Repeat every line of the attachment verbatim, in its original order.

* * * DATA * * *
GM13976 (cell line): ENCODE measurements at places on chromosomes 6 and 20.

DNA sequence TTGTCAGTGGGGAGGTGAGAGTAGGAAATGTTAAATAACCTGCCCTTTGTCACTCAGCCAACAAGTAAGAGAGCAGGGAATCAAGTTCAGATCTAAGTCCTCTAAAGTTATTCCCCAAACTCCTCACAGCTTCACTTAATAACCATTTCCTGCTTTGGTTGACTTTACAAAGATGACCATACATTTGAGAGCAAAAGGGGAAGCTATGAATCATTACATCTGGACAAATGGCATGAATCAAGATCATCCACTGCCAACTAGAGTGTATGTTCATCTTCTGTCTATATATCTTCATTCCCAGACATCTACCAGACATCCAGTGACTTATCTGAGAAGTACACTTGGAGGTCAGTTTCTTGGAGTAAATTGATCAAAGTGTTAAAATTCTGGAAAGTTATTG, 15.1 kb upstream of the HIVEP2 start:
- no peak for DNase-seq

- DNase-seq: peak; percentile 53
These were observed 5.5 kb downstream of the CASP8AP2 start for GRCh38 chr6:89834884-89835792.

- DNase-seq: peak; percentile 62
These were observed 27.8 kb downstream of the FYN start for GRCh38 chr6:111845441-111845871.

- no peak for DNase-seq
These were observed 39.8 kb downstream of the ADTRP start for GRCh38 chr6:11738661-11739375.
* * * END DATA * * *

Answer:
GM13976 (cell line): ENCODE measurements at places on chromosomes 6 and 20.

DNA sequence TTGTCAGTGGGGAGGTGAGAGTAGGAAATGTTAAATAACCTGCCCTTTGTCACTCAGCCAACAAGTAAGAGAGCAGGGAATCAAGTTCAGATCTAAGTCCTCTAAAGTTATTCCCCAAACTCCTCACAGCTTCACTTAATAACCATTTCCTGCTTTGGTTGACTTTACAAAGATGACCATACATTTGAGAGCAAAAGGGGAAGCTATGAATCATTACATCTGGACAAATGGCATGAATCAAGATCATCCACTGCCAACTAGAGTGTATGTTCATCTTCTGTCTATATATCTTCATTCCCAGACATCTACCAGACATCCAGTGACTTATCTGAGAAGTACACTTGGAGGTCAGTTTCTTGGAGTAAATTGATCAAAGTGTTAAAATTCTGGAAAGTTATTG, 15.1 kb upstream of the HIVEP2 start:
- no peak for DNase-seq

- DNase-seq: peak; percentile 53
These were observed 5.5 kb downstream of the CASP8AP2 start for GRCh38 chr6:89834884-89835792.

- DNase-seq: peak; percentile 62
These were observed 27.8 kb downstream of the FYN start for GRCh38 chr6:111845441-111845871.

- no peak for DNase-seq
These were observed 39.8 kb downstream of the ADTRP start for GRCh38 chr6:11738661-11739375.